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The Importance of Protecting Our Oceans

Oceans cover over 70% of the Earth's surface and contain 97% of the Earth's water[1], making them a vital part of our planet's ecosystem and a source of numerous benefits to human societies.[2]They are home to a vast array of marine life, from tiny plankton to giant blue whales, and provide food, transportation, and recreation for billions of people worldwide. Moreover, oceans are essential for regulating the Earth's climate by absorbing carbon dioxide and releasing oxygen.[3]

World ocean provides numerous benefits (Image Source: NOAA)

Despite the many benefits they provide, our oceans are facing a growing number of threats. One of the most significant threats is overfishing, which has resulted in declining fish populations and the collapse of some fisheries. According to the United Nations Food and Agriculture Organization, 34% of fish stocks are currently being harvested at unsustainable levels.[4]Overfishing not only threatens the survival of fish species but also has a ripple effect throughout the ecosystem, impacting other marine life that relies on them for food.

Overfishing data in northeast Atlantic (Image Source: Statista)

Pollution is another significant threat facing our oceans. Plastics, chemicals, radioactive wastewater and other pollutants are harming marine life and ecosystems. Plastic debris in the ocean, in particular, has become a significant problem. A recent estimate suggests that there are over 170 trillion plastic particles weighing roughly 2 million metric tons are afloat in the world’s oceans.[5]This plastic debris not only harms marine life but also poses a threat to human health, as it can enter the food chain and be consumed by humans.

Recently, the Japanese government, disregarding strong opposition from the international community, has unilaterally proceeded with the plan to discharge nuclear wastewater, which seriously violates the "United Nations Convention on the Law of the Sea".[6]The scale of this discharge is huge and will last for up to 30 years, presenting unprecedented complexity in terms of the total amount and composition of the nuclear wastewater. It is important to note that there is still a lack of scientific research to prove the long-term impact of tritium discharge on marine ecology. If the discharged nuclear wastewater still contains multiple radioactive elements, it will have a severe impact on marine life. These radioactive elements will be transferred along the food chain to higher-level organisms, ultimately affecting the ecological environment and human health.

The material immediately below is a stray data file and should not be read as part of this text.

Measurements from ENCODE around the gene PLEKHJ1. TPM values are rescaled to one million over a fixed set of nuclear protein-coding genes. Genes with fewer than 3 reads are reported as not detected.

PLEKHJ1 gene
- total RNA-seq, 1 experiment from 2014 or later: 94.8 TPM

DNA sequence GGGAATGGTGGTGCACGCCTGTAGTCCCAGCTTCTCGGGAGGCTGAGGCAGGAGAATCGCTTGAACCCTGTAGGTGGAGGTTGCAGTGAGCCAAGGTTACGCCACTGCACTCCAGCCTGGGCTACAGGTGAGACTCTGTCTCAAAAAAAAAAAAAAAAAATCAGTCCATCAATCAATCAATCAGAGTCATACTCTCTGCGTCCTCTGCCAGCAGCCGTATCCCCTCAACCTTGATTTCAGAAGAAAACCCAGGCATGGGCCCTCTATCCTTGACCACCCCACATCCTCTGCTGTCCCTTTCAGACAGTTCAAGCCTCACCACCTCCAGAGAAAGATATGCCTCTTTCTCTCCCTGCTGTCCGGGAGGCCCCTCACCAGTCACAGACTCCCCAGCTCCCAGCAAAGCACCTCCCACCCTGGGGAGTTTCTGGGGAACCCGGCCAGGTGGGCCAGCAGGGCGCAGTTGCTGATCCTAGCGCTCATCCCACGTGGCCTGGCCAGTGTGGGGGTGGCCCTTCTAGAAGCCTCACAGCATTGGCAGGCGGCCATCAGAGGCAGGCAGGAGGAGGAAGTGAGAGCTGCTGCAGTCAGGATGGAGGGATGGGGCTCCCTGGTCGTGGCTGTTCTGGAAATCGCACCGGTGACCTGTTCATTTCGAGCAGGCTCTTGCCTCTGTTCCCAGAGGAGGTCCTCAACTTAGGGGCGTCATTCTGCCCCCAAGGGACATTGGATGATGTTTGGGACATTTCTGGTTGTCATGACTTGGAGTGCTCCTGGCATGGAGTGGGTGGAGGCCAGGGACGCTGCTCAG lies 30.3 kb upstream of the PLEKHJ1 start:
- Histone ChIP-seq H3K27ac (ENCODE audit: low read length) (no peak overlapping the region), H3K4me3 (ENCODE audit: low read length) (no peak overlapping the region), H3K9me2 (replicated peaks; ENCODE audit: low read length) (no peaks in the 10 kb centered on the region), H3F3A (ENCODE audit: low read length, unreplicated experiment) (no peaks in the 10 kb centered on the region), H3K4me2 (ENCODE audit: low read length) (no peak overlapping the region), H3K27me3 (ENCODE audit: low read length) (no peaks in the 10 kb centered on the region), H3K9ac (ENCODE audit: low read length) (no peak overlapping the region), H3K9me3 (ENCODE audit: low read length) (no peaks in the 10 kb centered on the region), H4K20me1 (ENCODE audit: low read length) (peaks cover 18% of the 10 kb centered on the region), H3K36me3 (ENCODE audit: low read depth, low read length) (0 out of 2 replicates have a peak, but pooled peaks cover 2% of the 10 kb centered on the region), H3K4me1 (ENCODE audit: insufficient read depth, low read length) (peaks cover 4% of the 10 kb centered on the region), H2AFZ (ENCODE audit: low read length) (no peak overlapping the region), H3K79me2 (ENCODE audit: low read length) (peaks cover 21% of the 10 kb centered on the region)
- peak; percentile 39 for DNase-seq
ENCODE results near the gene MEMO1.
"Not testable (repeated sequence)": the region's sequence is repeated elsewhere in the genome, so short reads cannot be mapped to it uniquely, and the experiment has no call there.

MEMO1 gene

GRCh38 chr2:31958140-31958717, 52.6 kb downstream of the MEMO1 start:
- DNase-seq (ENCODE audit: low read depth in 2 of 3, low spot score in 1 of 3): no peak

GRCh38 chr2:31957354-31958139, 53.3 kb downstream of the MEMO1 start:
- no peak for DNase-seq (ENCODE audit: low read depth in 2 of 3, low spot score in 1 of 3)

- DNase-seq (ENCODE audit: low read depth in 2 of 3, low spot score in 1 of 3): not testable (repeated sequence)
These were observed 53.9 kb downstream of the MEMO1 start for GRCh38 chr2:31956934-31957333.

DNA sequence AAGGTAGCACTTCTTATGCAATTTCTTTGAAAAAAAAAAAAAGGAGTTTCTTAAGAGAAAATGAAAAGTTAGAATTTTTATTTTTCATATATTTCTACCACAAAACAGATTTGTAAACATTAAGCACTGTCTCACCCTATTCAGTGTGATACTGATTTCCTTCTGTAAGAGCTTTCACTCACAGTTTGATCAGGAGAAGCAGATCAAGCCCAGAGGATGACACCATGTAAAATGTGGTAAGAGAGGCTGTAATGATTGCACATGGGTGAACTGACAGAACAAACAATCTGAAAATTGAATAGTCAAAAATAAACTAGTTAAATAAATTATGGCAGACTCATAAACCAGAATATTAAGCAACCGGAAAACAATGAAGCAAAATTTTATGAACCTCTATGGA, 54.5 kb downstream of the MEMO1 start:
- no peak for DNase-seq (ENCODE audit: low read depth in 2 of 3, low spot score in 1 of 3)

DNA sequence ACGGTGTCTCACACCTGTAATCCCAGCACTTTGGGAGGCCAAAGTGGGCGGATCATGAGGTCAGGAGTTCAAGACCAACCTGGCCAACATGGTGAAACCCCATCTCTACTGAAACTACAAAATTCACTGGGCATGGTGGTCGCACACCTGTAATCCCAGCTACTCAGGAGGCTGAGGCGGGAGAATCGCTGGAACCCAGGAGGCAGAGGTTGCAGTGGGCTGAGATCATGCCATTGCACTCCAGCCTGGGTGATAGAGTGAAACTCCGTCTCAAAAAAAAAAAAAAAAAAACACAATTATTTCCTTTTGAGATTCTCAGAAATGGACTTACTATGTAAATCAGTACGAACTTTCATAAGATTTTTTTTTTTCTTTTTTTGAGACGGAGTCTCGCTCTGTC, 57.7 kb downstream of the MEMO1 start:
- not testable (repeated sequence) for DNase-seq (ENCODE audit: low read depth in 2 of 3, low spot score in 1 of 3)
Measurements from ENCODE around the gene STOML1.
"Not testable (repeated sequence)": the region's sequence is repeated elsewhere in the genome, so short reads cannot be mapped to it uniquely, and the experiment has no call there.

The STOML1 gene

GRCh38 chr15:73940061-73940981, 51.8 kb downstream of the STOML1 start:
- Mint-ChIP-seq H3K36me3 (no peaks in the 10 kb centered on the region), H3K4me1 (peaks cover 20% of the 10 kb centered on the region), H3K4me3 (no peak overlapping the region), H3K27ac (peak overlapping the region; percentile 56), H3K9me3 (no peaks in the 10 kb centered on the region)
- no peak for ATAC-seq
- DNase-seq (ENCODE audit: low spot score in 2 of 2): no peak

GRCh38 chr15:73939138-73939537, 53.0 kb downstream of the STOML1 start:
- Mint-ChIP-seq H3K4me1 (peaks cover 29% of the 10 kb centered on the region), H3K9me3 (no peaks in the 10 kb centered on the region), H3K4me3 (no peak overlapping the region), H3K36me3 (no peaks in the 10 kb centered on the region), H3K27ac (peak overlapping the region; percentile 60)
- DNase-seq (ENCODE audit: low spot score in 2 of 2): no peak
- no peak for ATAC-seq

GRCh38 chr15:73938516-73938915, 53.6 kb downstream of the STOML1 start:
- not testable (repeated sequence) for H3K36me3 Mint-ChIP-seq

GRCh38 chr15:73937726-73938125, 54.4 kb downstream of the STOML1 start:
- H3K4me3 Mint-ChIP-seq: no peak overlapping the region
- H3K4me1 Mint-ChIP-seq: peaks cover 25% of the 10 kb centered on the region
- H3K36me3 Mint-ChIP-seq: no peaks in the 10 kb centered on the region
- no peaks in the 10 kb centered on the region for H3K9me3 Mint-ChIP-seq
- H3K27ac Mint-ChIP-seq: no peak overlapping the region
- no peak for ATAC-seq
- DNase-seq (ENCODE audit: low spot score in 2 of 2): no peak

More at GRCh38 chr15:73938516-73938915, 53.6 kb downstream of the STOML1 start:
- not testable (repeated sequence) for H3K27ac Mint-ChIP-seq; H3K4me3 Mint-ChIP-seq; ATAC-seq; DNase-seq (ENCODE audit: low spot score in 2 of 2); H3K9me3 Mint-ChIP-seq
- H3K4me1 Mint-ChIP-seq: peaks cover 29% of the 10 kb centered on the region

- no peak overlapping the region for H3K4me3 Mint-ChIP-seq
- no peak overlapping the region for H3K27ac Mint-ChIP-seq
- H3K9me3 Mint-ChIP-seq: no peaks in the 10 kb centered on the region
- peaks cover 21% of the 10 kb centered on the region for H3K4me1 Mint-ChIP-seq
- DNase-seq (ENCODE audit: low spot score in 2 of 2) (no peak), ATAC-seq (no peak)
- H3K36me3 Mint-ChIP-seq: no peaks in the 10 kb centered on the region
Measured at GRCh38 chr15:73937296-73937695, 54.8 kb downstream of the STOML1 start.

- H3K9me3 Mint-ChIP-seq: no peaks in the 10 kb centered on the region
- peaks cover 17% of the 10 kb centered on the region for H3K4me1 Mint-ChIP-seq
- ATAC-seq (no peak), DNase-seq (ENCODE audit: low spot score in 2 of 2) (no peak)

Plastic waste emitted to the ocean per capita, 2019 (Image Source: Our World in Data)

Storage tanks for radioactive water at the Fukushima Daiichi nuclear power plant. (Image Source: Reuters)

Climate change is also having a significant impact on our oceans. The oceans are absorbing much of the heat generated by greenhouse gas emissions, leading to rising sea levels and increased ocean acidity.[7]Rising sea levels threaten coastal communities and infrastructure, while ocean acidification has a profound impact on marine life, particularly on species that rely on calcium carbonate to build their shells or skeletons.[8]

Ocean acidification (Image Source: Britannica)

Habitat destruction is another significant threat facing our oceans. Coastal development, bottom trawling, and other human activities are destroying critical habitats, such as coral reefs and seagrass beds. These habitats are essential for maintaining biodiversity and supporting the many benefits that the oceans provide.[9][10]

Bottom trawling destructs coral reefs (Image Source: Greentumble)

In fact, there are many ways that governments, businesses, and individuals can take action to protect our oceans. One of the most effective ways is to ban the use of single-use plastics. Another way to protect our oceans is to support sustainable fishing practices.[11][12]This can involve purchasing sustainably caught fish and advocating for policies that promote sustainable fishing practices.

European Union ban on single-use plastics (Image Source: European Commission)

Governments can also take action to protect our oceans by establishing marine protected areas (MPAs). These are areas of the ocean that are set aside for conservation purposes, such as protecting critical habitats or preserving biodiversity.[13][14]MPAs can be effective in protecting marine life and promoting sustainable fishing practices. However, they require strong management and enforcement to be effective.

Marine Protected Area global coverage trend (Image Source: Marine Conservation Institute)

The oceans are a vital part of our planet's ecosystem, and they provide numerous benefits to human societies. However, they are facing a growing number of threats, and urgent action is needed to address these challenges. By promoting awareness, taking proactive measures, and supporting initiatives aimed at preserving our oceans, we can work towards ensuring an ocean that is sustainable and healthy.

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